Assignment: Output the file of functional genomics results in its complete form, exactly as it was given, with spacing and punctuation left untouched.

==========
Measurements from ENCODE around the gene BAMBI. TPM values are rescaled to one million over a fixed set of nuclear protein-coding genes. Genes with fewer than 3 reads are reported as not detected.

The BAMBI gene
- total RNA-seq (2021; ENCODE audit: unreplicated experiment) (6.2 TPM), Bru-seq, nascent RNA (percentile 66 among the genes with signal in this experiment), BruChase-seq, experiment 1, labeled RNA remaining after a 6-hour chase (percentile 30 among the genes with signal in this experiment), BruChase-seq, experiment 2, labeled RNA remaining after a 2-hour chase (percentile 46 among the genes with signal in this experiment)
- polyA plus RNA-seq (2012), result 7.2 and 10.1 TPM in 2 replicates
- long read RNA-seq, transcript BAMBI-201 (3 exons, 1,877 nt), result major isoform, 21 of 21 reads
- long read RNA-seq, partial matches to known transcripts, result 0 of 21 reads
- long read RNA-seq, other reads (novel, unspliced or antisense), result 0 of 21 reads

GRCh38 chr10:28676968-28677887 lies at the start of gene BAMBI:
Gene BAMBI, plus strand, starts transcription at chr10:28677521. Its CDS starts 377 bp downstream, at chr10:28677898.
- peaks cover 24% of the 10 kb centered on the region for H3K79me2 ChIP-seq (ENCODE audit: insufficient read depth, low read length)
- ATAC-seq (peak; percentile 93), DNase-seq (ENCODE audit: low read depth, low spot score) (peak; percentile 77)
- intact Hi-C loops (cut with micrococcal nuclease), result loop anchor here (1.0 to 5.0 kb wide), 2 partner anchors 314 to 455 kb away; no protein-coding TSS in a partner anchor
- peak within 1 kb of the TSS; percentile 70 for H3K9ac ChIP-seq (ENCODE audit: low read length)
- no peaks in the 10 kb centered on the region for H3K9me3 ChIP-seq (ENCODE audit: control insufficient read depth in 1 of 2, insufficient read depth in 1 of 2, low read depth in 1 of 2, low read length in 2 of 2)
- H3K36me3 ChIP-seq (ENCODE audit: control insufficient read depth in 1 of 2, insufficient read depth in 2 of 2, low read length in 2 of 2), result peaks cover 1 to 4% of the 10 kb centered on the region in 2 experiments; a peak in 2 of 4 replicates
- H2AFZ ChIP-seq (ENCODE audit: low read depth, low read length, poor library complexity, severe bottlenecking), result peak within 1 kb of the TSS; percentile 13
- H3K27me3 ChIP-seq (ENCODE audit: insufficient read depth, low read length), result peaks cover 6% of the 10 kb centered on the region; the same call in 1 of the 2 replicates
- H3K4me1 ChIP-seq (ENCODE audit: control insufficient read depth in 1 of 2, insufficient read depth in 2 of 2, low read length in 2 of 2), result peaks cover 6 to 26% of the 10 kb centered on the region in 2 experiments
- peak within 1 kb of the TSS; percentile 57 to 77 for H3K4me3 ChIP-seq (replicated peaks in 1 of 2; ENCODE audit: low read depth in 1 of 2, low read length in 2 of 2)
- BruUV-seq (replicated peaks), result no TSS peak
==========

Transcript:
Measurements from ENCODE around the gene BAMBI. TPM values are rescaled to one million over a fixed set of nuclear protein-coding genes. Genes with fewer than 3 reads are reported as not detected.

The BAMBI gene
- total RNA-seq (2021; ENCODE audit: unreplicated experiment) (6.2 TPM), Bru-seq, nascent RNA (percentile 66 among the genes with signal in this experiment), BruChase-seq, experiment 1, labeled RNA remaining after a 6-hour chase (percentile 30 among the genes with signal in this experiment), BruChase-seq, experiment 2, labeled RNA remaining after a 2-hour chase (percentile 46 among the genes with signal in this experiment)
- polyA plus RNA-seq (2012), result 7.2 and 10.1 TPM in 2 replicates
- long read RNA-seq, transcript BAMBI-201 (3 exons, 1,877 nt), result major isoform, 21 of 21 reads
- long read RNA-seq, partial matches to known transcripts, result 0 of 21 reads
- long read RNA-seq, other reads (novel, unspliced or antisense), result 0 of 21 reads

GRCh38 chr10:28676968-28677887 lies at the start of gene BAMBI:
Gene BAMBI, plus strand, starts transcription at chr10:28677521. Its CDS starts 377 bp downstream, at chr10:28677898.
- peaks cover 24% of the 10 kb centered on the region for H3K79me2 ChIP-seq (ENCODE audit: insufficient read depth, low read length)
- ATAC-seq (peak; percentile 93), DNase-seq (ENCODE audit: low read depth, low spot score) (peak; percentile 77)
- intact Hi-C loops (cut with micrococcal nuclease), result loop anchor here (1.0 to 5.0 kb wide), 2 partner anchors 314 to 455 kb away; no protein-coding TSS in a partner anchor
- peak within 1 kb of the TSS; percentile 70 for H3K9ac ChIP-seq (ENCODE audit: low read length)
- no peaks in the 10 kb centered on the region for H3K9me3 ChIP-seq (ENCODE audit: control insufficient read depth in 1 of 2, insufficient read depth in 1 of 2, low read depth in 1 of 2, low read length in 2 of 2)
- H3K36me3 ChIP-seq (ENCODE audit: control insufficient read depth in 1 of 2, insufficient read depth in 2 of 2, low read length in 2 of 2), result peaks cover 1 to 4% of the 10 kb centered on the region in 2 experiments; a peak in 2 of 4 replicates
- H2AFZ ChIP-seq (ENCODE audit: low read depth, low read length, poor library complexity, severe bottlenecking), result peak within 1 kb of the TSS; percentile 13
- H3K27me3 ChIP-seq (ENCODE audit: insufficient read depth, low read length), result peaks cover 6% of the 10 kb centered on the region; the same call in 1 of the 2 replicates
- H3K4me1 ChIP-seq (ENCODE audit: control insufficient read depth in 1 of 2, insufficient read depth in 2 of 2, low read length in 2 of 2), result peaks cover 6 to 26% of the 10 kb centered on the region in 2 experiments
- peak within 1 kb of the TSS; percentile 57 to 77 for H3K4me3 ChIP-seq (replicated peaks in 1 of 2; ENCODE audit: low read depth in 1 of 2, low read length in 2 of 2)
- BruUV-seq (replicated peaks), result no TSS peak